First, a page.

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Ruble Drops to Two-Year Low; Trading Band Shifts, Citi Says

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Sept. 23 (Bloomberg) -- The ruble declined to its weakest close since September 2009 against the central bank’s target dollar-euro basket as oil retreated. The weakening currency forced Bank Rossii’s so-called floating corridor higher, according to Citigroup Inc.

The ruble lost 0.2 percent to 37.1336 against the basket at the 7 p.m. close in Moscow, extending this week’s loss to 3.8 percent. The ruble was unchanged at 32.0475 per dollar and 0.5 percent weaker to 43.35 per euro.

Urals crude, Russia’s chief export earner, posted the worst worst weekly retreat since May amid concern the global economy is headed for recession. Russia’s central bank may have sold as much as $3.4 billion in the past two days defending its unofficial trading band, according to VTB Capital and Citigroup estimates.

“Russian monetary authorities are doing their best to keep the situation under control,” Nikolay Podguzov, head of fixed-income strategy in Moscow at VTB Capital, the investment-banking arm of VTB Group, said by e-mail today. “Not everything depends on the central bank -- external factors matter. If we see a big event in Europe, it will be difficult to remain optimistic.”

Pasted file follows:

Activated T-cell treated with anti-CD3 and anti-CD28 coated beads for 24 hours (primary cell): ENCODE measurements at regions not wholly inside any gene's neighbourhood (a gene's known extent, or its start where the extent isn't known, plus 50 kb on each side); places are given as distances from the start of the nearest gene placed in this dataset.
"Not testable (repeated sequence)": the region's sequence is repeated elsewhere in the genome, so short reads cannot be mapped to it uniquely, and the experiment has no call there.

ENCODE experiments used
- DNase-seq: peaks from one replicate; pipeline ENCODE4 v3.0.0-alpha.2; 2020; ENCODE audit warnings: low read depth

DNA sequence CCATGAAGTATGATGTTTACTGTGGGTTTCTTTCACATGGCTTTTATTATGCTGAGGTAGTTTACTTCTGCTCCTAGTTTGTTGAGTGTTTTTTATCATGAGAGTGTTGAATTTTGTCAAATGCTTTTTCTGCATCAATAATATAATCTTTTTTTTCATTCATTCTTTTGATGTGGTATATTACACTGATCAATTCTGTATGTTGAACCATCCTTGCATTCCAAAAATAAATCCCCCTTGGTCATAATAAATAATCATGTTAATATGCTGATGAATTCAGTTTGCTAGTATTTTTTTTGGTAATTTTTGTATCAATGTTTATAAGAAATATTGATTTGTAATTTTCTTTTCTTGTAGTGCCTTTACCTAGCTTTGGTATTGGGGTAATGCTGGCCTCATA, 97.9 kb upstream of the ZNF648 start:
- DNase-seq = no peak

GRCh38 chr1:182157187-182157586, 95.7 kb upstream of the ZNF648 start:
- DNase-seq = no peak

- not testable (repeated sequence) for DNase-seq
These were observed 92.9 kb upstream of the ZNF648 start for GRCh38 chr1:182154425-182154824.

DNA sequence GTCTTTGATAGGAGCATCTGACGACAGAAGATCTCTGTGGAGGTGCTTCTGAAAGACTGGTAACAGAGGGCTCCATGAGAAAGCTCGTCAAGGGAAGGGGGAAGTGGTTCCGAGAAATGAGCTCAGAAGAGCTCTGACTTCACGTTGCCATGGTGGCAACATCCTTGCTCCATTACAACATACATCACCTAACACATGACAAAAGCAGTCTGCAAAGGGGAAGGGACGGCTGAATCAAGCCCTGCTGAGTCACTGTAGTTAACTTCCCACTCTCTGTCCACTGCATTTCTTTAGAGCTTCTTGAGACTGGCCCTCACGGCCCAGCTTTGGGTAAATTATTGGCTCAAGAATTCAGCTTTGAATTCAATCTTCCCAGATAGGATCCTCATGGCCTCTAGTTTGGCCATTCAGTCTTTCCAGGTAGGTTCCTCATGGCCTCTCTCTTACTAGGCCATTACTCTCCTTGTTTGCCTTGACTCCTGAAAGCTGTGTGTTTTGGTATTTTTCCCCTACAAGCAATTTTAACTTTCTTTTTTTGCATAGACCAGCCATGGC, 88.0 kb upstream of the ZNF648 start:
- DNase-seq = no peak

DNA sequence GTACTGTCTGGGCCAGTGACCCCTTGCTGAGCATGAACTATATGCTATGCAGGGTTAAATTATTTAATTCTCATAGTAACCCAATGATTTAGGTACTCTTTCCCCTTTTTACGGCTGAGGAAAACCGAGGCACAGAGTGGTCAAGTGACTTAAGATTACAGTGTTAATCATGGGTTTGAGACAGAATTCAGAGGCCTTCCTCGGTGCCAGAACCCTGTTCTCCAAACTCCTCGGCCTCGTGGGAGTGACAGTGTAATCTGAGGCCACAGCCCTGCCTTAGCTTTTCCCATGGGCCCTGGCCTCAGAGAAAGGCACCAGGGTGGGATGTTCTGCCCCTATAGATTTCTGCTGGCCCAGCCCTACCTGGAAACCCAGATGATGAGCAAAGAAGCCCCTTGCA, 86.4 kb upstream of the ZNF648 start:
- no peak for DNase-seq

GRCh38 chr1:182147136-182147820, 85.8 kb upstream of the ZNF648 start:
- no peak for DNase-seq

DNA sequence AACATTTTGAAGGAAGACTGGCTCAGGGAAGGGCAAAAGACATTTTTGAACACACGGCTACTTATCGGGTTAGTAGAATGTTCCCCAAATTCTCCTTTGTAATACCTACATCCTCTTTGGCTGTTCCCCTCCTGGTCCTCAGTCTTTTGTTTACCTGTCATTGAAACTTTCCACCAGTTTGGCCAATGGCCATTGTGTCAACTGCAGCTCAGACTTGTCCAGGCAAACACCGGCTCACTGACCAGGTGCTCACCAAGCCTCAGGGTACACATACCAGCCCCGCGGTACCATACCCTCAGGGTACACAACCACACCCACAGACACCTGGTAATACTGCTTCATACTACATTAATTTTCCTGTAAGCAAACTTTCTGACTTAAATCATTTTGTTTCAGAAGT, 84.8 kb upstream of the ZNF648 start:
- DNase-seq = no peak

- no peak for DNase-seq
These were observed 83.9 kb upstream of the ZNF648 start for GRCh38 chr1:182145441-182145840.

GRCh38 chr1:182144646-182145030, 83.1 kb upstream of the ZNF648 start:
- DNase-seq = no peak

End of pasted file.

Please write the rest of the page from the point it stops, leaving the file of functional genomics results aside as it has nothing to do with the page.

Bank Rossii uses the basket to smooth currency movements that can hurt exporters, selling more dollars and euros the closer the ruble gets to the weaker end of the floating corridor. The bank probably spent as much as $1.6 billion yesterday, Podguzov said. Sales may have reached $1.8 billion today, Denis Korshilov, Citigroup’s Moscow-based head of fixed income, currencies and commodities, said by e-mail.

Corridor Shifts

Bank Rossii’s band for the ruble may have shifted up to 32.30 to 37.30 after today’s retreat breached the upper limit of the previous corridor of 32.15 to 37.15, according to Korshilov. The bank is keeping its ruble policy unchanged, RIA Novosti reported today, citing deputy central bank chairman Sergey Shvetsov.

A spokesman for the central bank declined to comment on intervention levels on Sept. 21 when e-mailed by Bloomberg.

The country’s gold and currency reserves fell $6.8 billion in the week to Sept. 16, the biggest decline in three months, to $532 billion, the central bank said in a statement on its website yesterday.

Investors increased bets that the ruble will weaken further with non-deliverable forwards showing it at 32.5895 per dollar in three months, compared with 32.4855 yesterday. The contracts provide a guide to expectations of currency movements and interest-rate differentials and allow companies to hedge against currency shifts.

To contact the reporter on this story: Jack Jordan in Moscow at jjordan22@bloomberg.net

To contact the editor responsible for this story: Gavin Serkin at gserkin@bloomberg.net

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